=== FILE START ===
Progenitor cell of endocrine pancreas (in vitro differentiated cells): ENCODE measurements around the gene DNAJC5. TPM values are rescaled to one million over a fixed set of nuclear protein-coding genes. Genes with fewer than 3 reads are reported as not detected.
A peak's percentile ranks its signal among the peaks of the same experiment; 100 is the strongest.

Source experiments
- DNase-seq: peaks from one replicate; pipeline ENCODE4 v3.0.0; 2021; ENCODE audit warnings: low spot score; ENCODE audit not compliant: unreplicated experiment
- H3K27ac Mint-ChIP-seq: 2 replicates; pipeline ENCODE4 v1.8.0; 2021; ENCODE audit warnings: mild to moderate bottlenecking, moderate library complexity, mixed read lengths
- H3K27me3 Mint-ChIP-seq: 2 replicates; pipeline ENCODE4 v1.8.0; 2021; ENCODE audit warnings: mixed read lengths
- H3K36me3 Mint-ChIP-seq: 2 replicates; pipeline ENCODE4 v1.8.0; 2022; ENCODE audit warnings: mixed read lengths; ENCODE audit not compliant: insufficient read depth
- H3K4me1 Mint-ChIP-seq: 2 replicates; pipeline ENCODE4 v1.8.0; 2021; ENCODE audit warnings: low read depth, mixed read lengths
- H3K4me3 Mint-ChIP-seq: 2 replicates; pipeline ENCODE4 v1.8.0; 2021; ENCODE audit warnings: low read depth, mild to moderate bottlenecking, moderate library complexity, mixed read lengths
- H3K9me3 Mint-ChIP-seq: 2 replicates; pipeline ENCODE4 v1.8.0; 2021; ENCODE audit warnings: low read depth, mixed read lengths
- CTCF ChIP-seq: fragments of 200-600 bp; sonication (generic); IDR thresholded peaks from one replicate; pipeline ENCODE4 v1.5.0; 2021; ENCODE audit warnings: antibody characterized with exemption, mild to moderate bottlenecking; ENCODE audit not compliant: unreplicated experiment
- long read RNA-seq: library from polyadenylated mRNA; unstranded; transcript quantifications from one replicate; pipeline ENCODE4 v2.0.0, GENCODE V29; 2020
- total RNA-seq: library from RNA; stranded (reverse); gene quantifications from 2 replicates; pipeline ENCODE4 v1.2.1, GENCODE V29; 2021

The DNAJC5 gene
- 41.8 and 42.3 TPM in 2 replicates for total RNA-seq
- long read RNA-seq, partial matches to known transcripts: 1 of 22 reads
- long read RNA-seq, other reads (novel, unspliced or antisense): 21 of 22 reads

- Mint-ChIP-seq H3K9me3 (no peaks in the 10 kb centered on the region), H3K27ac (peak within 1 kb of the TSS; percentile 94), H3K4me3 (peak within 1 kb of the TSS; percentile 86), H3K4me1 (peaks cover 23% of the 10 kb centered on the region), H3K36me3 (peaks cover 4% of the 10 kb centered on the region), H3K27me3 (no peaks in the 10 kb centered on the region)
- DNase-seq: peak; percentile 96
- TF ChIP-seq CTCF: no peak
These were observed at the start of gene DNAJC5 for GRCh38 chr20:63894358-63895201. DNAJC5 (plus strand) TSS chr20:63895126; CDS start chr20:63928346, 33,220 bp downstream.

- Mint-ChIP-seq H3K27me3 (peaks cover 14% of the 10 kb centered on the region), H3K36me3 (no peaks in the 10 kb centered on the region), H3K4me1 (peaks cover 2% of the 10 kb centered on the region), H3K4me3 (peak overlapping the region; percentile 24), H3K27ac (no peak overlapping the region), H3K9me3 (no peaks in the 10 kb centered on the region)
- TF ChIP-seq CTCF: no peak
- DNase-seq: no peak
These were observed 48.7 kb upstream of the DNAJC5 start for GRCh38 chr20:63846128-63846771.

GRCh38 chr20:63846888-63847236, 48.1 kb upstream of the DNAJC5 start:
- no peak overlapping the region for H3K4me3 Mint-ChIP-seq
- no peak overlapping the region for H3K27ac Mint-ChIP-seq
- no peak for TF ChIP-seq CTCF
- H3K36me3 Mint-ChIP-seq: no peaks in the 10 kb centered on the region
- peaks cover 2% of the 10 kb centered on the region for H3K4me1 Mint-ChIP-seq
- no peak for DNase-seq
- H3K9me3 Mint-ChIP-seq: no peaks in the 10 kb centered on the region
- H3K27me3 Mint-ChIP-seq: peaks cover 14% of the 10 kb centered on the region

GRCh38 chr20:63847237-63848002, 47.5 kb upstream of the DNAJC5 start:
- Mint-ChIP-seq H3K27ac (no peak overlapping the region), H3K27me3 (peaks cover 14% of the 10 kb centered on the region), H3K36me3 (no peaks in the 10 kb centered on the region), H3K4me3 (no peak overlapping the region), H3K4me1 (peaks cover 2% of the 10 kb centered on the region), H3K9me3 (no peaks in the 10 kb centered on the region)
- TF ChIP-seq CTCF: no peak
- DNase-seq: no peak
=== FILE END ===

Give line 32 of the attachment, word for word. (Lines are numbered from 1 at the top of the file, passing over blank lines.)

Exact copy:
- no peak for DNase-seq